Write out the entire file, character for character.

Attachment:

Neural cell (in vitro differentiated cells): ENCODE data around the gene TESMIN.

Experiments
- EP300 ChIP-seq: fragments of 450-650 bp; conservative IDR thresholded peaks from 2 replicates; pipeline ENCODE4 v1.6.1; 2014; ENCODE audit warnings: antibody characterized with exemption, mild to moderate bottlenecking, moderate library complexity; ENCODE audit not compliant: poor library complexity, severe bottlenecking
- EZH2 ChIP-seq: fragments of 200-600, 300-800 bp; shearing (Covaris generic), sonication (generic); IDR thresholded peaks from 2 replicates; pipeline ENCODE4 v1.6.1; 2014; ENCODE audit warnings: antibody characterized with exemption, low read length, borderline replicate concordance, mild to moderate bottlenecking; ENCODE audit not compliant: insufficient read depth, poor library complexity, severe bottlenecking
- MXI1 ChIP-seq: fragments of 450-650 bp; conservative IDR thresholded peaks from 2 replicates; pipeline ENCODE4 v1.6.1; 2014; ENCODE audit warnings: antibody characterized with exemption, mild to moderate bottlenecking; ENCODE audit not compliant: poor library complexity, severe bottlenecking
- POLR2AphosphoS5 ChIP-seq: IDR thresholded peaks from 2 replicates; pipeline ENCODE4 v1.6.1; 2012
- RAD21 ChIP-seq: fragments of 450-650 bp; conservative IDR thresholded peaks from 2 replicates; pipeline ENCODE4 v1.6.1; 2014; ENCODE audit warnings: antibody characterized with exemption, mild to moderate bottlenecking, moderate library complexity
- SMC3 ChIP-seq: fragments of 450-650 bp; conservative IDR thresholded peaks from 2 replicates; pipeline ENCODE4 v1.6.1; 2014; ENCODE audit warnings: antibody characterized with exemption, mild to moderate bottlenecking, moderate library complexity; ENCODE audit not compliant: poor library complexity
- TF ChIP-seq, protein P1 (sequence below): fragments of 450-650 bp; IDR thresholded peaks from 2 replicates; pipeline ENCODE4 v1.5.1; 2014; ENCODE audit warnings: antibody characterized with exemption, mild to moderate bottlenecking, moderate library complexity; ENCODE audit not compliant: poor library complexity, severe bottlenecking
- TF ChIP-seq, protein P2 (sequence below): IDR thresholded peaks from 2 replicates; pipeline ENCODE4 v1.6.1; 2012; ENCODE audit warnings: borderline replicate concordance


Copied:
Neural cell (in vitro differentiated cells): ENCODE data around the gene TESMIN.

Experiments
- EP300 ChIP-seq: fragments of 450-650 bp; conservative IDR thresholded peaks from 2 replicates; pipeline ENCODE4 v1.6.1; 2014; ENCODE audit warnings: antibody characterized with exemption, mild to moderate bottlenecking, moderate library complexity; ENCODE audit not compliant: poor library complexity, severe bottlenecking
- EZH2 ChIP-seq: fragments of 200-600, 300-800 bp; shearing (Covaris generic), sonication (generic); IDR thresholded peaks from 2 replicates; pipeline ENCODE4 v1.6.1; 2014; ENCODE audit warnings: antibody characterized with exemption, low read length, borderline replicate concordance, mild to moderate bottlenecking; ENCODE audit not compliant: insufficient read depth, poor library complexity, severe bottlenecking
- MXI1 ChIP-seq: fragments of 450-650 bp; conservative IDR thresholded peaks from 2 replicates; pipeline ENCODE4 v1.6.1; 2014; ENCODE audit warnings: antibody characterized with exemption, mild to moderate bottlenecking; ENCODE audit not compliant: poor library complexity, severe bottlenecking
- POLR2AphosphoS5 ChIP-seq: IDR thresholded peaks from 2 replicates; pipeline ENCODE4 v1.6.1; 2012
- RAD21 ChIP-seq: fragments of 450-650 bp; conservative IDR thresholded peaks from 2 replicates; pipeline ENCODE4 v1.6.1; 2014; ENCODE audit warnings: antibody characterized with exemption, mild to moderate bottlenecking, moderate library complexity
- SMC3 ChIP-seq: fragments of 450-650 bp; conservative IDR thresholded peaks from 2 replicates; pipeline ENCODE4 v1.6.1; 2014; ENCODE audit warnings: antibody characterized with exemption, mild to moderate bottlenecking, moderate library complexity; ENCODE audit not compliant: poor library complexity
- TF ChIP-seq, protein P1 (sequence below): fragments of 450-650 bp; IDR thresholded peaks from 2 replicates; pipeline ENCODE4 v1.5.1; 2014; ENCODE audit warnings: antibody characterized with exemption, mild to moderate bottlenecking, moderate library complexity; ENCODE audit not compliant: poor library complexity, severe bottlenecking
- TF ChIP-seq, protein P2 (sequence below): IDR thresholded peaks from 2 replicates; pipeline ENCODE4 v1.6.1; 2012; ENCODE audit warnings: borderline replicate concordance